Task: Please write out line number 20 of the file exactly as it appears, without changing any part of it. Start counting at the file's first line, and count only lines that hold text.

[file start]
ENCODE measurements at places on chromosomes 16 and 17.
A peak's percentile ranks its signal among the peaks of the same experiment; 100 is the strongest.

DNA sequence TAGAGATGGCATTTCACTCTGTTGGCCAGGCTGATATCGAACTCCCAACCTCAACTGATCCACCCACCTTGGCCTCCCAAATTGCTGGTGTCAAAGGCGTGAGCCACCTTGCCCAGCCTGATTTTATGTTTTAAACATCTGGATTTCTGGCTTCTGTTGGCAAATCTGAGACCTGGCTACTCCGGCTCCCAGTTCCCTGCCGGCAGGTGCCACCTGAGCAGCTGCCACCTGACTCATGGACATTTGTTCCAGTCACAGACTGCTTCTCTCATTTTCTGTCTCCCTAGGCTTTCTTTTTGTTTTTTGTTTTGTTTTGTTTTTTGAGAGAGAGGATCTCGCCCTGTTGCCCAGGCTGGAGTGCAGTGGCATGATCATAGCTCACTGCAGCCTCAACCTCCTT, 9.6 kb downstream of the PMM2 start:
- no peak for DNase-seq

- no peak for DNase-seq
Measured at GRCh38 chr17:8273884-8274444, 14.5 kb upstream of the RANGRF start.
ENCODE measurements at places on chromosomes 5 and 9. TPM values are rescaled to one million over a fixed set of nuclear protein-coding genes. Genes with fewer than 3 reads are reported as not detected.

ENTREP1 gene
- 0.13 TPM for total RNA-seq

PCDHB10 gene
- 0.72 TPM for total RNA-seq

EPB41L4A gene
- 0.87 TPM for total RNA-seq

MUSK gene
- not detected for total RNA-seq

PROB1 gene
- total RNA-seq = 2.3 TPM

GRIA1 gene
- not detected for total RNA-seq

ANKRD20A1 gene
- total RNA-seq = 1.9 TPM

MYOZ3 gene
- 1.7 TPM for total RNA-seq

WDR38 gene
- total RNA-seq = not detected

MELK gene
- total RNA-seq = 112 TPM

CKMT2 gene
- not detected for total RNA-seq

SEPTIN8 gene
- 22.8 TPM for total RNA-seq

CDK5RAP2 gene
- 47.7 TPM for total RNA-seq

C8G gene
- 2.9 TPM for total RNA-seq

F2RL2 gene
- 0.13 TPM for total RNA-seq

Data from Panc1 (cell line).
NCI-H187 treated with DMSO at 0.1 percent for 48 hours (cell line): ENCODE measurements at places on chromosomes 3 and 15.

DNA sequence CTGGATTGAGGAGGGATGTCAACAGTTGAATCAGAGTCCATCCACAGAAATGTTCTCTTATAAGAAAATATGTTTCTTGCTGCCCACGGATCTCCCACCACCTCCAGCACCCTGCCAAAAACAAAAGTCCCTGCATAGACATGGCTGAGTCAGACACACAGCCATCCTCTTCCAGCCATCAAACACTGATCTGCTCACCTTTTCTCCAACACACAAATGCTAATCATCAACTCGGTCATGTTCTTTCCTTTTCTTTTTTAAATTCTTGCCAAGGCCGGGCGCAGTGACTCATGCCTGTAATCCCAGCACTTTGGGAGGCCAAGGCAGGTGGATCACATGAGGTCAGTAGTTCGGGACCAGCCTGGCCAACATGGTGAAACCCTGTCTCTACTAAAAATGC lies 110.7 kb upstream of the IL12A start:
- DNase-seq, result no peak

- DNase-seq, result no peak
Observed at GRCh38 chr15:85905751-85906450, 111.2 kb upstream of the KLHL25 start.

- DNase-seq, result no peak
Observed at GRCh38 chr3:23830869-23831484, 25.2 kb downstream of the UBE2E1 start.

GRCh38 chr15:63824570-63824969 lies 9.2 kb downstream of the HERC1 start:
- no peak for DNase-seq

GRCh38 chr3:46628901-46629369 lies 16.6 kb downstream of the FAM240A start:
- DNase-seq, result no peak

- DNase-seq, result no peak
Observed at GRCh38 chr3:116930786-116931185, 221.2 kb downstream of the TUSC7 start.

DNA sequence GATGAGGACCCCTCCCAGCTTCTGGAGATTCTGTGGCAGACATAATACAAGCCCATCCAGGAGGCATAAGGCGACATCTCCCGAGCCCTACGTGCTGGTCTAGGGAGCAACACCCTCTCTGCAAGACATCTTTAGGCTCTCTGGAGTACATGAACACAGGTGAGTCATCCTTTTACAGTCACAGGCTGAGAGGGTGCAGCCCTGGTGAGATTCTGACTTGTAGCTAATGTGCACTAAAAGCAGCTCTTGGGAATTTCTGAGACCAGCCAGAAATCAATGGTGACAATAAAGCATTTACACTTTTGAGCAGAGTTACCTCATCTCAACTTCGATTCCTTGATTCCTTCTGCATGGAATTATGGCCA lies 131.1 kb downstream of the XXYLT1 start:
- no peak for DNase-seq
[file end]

ANKRD20A1 gene